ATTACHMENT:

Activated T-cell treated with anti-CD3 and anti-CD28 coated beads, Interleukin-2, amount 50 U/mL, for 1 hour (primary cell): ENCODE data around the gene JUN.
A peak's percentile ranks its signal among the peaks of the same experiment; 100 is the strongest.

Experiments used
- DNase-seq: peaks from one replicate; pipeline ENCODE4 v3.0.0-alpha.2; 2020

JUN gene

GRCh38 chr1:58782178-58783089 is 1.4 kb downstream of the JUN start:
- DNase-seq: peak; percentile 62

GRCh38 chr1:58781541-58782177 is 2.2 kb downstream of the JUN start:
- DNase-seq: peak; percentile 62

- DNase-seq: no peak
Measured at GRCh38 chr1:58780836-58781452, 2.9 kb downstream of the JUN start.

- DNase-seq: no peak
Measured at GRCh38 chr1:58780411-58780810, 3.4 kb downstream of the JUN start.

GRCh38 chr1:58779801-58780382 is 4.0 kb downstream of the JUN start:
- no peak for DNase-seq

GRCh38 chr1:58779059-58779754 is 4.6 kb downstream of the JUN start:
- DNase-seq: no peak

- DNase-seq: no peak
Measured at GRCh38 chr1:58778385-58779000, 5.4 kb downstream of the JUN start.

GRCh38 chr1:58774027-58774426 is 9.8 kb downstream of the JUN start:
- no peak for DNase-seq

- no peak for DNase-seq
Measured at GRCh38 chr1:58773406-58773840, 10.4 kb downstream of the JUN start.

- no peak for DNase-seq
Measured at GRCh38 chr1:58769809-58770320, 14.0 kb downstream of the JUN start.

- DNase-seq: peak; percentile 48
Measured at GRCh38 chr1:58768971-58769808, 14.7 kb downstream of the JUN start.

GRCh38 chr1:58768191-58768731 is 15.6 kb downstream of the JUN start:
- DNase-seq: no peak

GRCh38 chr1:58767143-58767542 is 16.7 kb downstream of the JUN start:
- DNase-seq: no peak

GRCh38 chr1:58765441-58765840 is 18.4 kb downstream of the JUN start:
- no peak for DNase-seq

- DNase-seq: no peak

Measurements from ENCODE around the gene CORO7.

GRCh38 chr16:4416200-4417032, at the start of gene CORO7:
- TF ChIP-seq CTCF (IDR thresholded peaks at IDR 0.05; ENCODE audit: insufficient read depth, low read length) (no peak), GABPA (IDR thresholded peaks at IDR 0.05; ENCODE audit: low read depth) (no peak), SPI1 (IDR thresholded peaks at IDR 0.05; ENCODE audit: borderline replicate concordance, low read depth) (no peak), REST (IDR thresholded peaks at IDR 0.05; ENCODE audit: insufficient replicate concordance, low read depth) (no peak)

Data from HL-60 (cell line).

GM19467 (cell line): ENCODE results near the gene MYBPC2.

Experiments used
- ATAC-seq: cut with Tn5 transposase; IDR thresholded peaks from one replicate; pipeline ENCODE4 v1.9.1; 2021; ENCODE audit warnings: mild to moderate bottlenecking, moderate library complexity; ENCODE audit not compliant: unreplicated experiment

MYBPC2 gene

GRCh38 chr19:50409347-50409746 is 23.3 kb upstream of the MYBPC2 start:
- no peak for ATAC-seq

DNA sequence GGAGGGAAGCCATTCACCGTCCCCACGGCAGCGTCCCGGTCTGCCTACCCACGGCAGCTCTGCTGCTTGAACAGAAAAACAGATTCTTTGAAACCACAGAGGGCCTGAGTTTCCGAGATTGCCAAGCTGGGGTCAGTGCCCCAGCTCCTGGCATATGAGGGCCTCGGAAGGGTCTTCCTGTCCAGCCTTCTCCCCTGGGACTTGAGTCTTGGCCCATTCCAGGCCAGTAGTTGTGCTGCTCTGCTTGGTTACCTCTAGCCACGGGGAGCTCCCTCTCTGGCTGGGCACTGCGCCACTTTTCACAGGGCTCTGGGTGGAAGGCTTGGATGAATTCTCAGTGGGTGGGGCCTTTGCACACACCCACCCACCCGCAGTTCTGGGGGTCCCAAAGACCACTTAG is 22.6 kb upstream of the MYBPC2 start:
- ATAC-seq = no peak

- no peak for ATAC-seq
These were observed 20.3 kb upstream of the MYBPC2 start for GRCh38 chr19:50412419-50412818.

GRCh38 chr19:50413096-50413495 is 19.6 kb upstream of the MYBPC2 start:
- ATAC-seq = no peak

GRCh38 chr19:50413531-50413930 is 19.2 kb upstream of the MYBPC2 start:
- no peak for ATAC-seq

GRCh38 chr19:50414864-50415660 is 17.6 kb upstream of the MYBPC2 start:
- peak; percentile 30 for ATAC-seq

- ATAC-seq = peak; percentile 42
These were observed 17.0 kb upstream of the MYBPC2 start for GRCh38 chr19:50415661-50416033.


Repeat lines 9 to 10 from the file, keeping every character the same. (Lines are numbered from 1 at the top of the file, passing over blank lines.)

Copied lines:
- DNase-seq: peak; percentile 62

- DNase-seq: no peak